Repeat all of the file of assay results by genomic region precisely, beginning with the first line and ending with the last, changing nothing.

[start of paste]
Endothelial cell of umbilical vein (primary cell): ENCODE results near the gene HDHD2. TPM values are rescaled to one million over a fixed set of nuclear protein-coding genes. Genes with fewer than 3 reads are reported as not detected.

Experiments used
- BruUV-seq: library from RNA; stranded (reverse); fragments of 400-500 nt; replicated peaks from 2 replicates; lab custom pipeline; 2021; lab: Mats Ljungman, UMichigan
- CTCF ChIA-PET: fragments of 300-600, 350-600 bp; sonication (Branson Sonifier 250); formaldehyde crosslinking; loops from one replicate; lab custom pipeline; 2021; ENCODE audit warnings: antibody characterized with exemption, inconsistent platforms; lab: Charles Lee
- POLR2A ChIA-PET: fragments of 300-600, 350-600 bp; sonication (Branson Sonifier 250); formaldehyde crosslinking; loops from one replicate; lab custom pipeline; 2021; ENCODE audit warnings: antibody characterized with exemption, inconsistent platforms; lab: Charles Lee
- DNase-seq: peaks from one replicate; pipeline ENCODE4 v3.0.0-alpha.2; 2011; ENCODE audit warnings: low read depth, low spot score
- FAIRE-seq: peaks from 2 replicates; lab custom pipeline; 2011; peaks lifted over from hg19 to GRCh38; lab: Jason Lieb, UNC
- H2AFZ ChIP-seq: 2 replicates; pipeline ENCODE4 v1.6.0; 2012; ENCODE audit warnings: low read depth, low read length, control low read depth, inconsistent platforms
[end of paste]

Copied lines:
Endothelial cell of umbilical vein (primary cell): ENCODE results near the gene HDHD2. TPM values are rescaled to one million over a fixed set of nuclear protein-coding genes. Genes with fewer than 3 reads are reported as not detected.

Experiments used
- BruUV-seq: library from RNA; stranded (reverse); fragments of 400-500 nt; replicated peaks from 2 replicates; lab custom pipeline; 2021; lab: Mats Ljungman, UMichigan
- CTCF ChIA-PET: fragments of 300-600, 350-600 bp; sonication (Branson Sonifier 250); formaldehyde crosslinking; loops from one replicate; lab custom pipeline; 2021; ENCODE audit warnings: antibody characterized with exemption, inconsistent platforms; lab: Charles Lee
- POLR2A ChIA-PET: fragments of 300-600, 350-600 bp; sonication (Branson Sonifier 250); formaldehyde crosslinking; loops from one replicate; lab custom pipeline; 2021; ENCODE audit warnings: antibody characterized with exemption, inconsistent platforms; lab: Charles Lee
- DNase-seq: peaks from one replicate; pipeline ENCODE4 v3.0.0-alpha.2; 2011; ENCODE audit warnings: low read depth, low spot score
- FAIRE-seq: peaks from 2 replicates; lab custom pipeline; 2011; peaks lifted over from hg19 to GRCh38; lab: Jason Lieb, UNC
- H2AFZ ChIP-seq: 2 replicates; pipeline ENCODE4 v1.6.0; 2012; ENCODE audit warnings: low read depth, low read length, control low read depth, inconsistent platforms